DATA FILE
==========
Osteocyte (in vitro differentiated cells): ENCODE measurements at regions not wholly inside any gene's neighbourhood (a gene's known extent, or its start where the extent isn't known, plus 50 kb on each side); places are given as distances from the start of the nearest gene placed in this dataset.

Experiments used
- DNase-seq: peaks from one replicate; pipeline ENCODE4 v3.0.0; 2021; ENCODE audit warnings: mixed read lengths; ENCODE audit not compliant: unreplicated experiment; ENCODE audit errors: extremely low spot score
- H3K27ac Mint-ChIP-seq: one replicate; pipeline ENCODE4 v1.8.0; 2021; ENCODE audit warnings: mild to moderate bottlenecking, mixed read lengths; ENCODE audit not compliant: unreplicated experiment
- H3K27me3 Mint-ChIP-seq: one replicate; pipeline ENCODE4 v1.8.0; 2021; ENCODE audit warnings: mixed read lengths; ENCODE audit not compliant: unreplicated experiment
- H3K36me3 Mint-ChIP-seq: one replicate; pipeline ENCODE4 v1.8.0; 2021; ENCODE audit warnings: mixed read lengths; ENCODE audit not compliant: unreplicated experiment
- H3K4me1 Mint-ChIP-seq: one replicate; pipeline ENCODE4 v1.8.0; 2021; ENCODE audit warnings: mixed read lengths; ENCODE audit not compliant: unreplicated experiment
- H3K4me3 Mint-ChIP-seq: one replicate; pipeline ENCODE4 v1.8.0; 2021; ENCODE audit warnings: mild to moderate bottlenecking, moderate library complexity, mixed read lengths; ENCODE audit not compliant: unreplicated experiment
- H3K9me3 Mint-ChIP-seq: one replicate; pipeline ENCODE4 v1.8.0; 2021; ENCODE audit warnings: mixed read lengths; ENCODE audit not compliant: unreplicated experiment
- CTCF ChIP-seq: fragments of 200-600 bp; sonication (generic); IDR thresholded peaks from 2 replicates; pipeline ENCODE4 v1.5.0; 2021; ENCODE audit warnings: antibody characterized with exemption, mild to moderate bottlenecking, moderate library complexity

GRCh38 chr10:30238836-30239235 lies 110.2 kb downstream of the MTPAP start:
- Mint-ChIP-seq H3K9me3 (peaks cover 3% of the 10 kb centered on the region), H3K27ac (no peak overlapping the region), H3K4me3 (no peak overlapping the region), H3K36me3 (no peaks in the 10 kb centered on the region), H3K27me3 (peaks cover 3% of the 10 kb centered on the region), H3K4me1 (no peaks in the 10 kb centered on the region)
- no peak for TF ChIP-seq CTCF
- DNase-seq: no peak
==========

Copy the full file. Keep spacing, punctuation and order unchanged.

Osteocyte (in vitro differentiated cells): ENCODE measurements at regions not wholly inside any gene's neighbourhood (a gene's known extent, or its start where the extent isn't known, plus 50 kb on each side); places are given as distances from the start of the nearest gene placed in this dataset.

Experiments used
- DNase-seq: peaks from one replicate; pipeline ENCODE4 v3.0.0; 2021; ENCODE audit warnings: mixed read lengths; ENCODE audit not compliant: unreplicated experiment; ENCODE audit errors: extremely low spot score
- H3K27ac Mint-ChIP-seq: one replicate; pipeline ENCODE4 v1.8.0; 2021; ENCODE audit warnings: mild to moderate bottlenecking, mixed read lengths; ENCODE audit not compliant: unreplicated experiment
- H3K27me3 Mint-ChIP-seq: one replicate; pipeline ENCODE4 v1.8.0; 2021; ENCODE audit warnings: mixed read lengths; ENCODE audit not compliant: unreplicated experiment
- H3K36me3 Mint-ChIP-seq: one replicate; pipeline ENCODE4 v1.8.0; 2021; ENCODE audit warnings: mixed read lengths; ENCODE audit not compliant: unreplicated experiment
- H3K4me1 Mint-ChIP-seq: one replicate; pipeline ENCODE4 v1.8.0; 2021; ENCODE audit warnings: mixed read lengths; ENCODE audit not compliant: unreplicated experiment
- H3K4me3 Mint-ChIP-seq: one replicate; pipeline ENCODE4 v1.8.0; 2021; ENCODE audit warnings: mild to moderate bottlenecking, moderate library complexity, mixed read lengths; ENCODE audit not compliant: unreplicated experiment
- H3K9me3 Mint-ChIP-seq: one replicate; pipeline ENCODE4 v1.8.0; 2021; ENCODE audit warnings: mixed read lengths; ENCODE audit not compliant: unreplicated experiment
- CTCF ChIP-seq: fragments of 200-600 bp; sonication (generic); IDR thresholded peaks from 2 replicates; pipeline ENCODE4 v1.5.0; 2021; ENCODE audit warnings: antibody characterized with exemption, mild to moderate bottlenecking, moderate library complexity

GRCh38 chr10:30238836-30239235 lies 110.2 kb downstream of the MTPAP start:
- Mint-ChIP-seq H3K9me3 (peaks cover 3% of the 10 kb centered on the region), H3K27ac (no peak overlapping the region), H3K4me3 (no peak overlapping the region), H3K36me3 (no peaks in the 10 kb centered on the region), H3K27me3 (peaks cover 3% of the 10 kb centered on the region), H3K4me1 (no peaks in the 10 kb centered on the region)
- no peak for TF ChIP-seq CTCF
- DNase-seq: no peak